By measuring and comparing results from key elements of your program, you will be on the road to producing your most effective marketing.
Here are three points to remember on direct mail testing (or any other direct response channel).
First, understand that direct mail testing is a lot like scientific testing in that you need to isolate the component you want to test by keeping all other elements exactly the same.
In other words, if want to test two lists, make sure both lists get the exact same mail piece. If you want to test two offers, make sure the rest of the mail piece is the same and that you are mailing to same list. If you want to test a letter package vs. a self-mailer, you need to keep the offer the same and mail to the same list.
Here’s why: If you mail a self-mailer to List A and then you mail a letter package to List B, and the self-mailer generates more response, was it because of the self-mailer or the list. You don’t know because you didn’t isolate the elements.
Second, direct mail testing is not something you do just once at the beginning and then get on with your program. Testing should be an ongoing process. In your early months of a new direct marketing program, you might test more components more quickly. You might, for example, test many different lists or list segments at one time.
But as your program matures, you will begin to see winning segments emerge that together will give you what is known as a “control.” Your “control” is your best combination of list, offer, format and message.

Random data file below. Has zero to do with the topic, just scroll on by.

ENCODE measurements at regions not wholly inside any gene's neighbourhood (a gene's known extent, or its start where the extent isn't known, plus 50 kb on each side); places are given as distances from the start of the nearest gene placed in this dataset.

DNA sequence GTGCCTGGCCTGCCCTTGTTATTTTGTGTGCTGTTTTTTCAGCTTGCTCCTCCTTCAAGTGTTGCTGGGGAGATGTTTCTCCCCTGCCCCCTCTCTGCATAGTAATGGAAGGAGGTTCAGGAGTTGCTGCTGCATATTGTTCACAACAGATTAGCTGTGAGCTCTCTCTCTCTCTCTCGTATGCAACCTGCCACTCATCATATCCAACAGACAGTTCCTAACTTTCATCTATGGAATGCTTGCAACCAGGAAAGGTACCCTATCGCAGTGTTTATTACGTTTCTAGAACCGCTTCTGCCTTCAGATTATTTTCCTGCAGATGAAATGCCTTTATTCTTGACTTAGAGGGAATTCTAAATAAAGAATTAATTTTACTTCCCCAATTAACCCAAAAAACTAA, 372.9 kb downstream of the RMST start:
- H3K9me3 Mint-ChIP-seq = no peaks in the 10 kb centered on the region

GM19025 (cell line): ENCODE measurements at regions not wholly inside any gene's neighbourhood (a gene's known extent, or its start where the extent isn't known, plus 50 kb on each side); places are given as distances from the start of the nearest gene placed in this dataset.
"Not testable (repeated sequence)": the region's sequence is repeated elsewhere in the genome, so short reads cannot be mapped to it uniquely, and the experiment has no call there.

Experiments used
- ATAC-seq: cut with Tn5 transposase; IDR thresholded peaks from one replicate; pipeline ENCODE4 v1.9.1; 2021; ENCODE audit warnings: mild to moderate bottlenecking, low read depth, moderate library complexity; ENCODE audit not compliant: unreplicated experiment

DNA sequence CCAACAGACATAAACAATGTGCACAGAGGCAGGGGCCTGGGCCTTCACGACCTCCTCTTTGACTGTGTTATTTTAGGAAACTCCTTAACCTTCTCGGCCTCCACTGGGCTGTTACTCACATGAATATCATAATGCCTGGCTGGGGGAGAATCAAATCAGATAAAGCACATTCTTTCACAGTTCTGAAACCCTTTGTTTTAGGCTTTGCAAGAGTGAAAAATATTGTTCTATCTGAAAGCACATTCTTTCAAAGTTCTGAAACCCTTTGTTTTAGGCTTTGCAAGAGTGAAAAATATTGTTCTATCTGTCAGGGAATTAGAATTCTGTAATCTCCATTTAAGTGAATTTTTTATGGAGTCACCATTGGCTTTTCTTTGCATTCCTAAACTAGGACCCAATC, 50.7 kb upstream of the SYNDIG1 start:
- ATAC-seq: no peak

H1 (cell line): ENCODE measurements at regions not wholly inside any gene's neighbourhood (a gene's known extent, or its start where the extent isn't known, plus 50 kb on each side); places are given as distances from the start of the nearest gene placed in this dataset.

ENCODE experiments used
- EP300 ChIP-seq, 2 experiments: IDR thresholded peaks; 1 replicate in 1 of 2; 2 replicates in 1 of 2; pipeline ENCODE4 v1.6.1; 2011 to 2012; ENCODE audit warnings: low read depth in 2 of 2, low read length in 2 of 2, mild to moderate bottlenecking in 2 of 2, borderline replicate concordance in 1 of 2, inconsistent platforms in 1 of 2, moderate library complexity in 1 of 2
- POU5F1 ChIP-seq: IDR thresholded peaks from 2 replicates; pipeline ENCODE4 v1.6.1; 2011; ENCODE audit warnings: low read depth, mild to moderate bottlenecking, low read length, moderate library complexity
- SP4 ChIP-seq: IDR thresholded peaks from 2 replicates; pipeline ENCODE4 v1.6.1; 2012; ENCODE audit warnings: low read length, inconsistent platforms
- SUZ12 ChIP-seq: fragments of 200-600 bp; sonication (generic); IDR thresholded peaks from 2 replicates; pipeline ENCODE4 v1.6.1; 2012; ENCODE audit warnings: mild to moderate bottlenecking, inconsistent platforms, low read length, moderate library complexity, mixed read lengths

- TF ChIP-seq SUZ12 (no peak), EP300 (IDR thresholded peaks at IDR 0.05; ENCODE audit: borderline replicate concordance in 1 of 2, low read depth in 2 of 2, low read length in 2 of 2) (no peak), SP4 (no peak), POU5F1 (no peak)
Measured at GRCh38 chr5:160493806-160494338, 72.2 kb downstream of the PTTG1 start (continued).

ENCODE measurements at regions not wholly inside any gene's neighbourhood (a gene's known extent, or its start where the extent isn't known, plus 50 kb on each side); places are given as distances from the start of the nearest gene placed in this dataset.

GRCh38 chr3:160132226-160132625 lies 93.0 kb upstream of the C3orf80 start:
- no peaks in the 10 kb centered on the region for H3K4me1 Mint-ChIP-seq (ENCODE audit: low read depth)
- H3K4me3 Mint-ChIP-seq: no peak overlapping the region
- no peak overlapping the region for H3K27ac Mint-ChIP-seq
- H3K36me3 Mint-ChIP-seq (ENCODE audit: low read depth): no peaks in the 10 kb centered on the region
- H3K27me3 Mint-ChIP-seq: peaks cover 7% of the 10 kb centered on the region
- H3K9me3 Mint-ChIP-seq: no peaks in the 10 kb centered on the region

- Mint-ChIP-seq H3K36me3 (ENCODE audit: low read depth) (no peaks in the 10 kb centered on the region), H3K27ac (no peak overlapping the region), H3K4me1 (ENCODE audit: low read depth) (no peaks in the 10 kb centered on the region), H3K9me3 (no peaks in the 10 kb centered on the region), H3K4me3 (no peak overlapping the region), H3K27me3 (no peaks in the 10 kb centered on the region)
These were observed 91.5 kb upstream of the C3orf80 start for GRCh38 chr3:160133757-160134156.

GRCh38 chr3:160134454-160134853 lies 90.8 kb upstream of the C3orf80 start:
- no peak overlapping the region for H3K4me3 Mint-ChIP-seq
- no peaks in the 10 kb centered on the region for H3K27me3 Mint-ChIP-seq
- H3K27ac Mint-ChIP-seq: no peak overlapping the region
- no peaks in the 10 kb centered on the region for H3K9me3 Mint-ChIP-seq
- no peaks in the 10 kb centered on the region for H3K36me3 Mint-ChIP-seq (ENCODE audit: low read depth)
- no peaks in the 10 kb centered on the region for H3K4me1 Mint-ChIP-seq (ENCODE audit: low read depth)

Obviously, because the “control” is a proven success, you want to dedicate most of your budget to the “control.” But you also want to try and test new things to see if you can beat the “control” and improve your results. And this process should never stop.
Third, testing doesn’t have to be difficult or expensive. The simplest, most effective way to test is to focus on the big things first. And since the mailing list and the offer are the two most important elements in any direct marketing program, that’s where you begin.
The list is also the least expensive way to test. If you’re planning to rent 10,000 names anyway, it won’t cost you any more to rent two lists of 5,000 each. Testing offers can be a little more expensive. You will likely need to at least change text in several parts of the package – certainly on the reply form and the letter.
The most expensive item to test is the format. If, for example, you’re testing a letter package against a self-mailer, you have two separate creative assignments along with two separate print jobs. One option here would be to use one format but test different teaser copy on the outside.
But even expensive tests can be a good investment in your direct marketing program. Remember, testing gives you information that can help you produce profitable results for many years to come.
Written by Bob McCarthy
This article may be reprinted without permission as long as the article includes the following credit: Bob McCarthy is a freelance copywriter and consultant specializing in direct marketing and lead generation. His website is www.mccarthyandking.com. He can be reached at 508-473-8643 or by email at email@example.com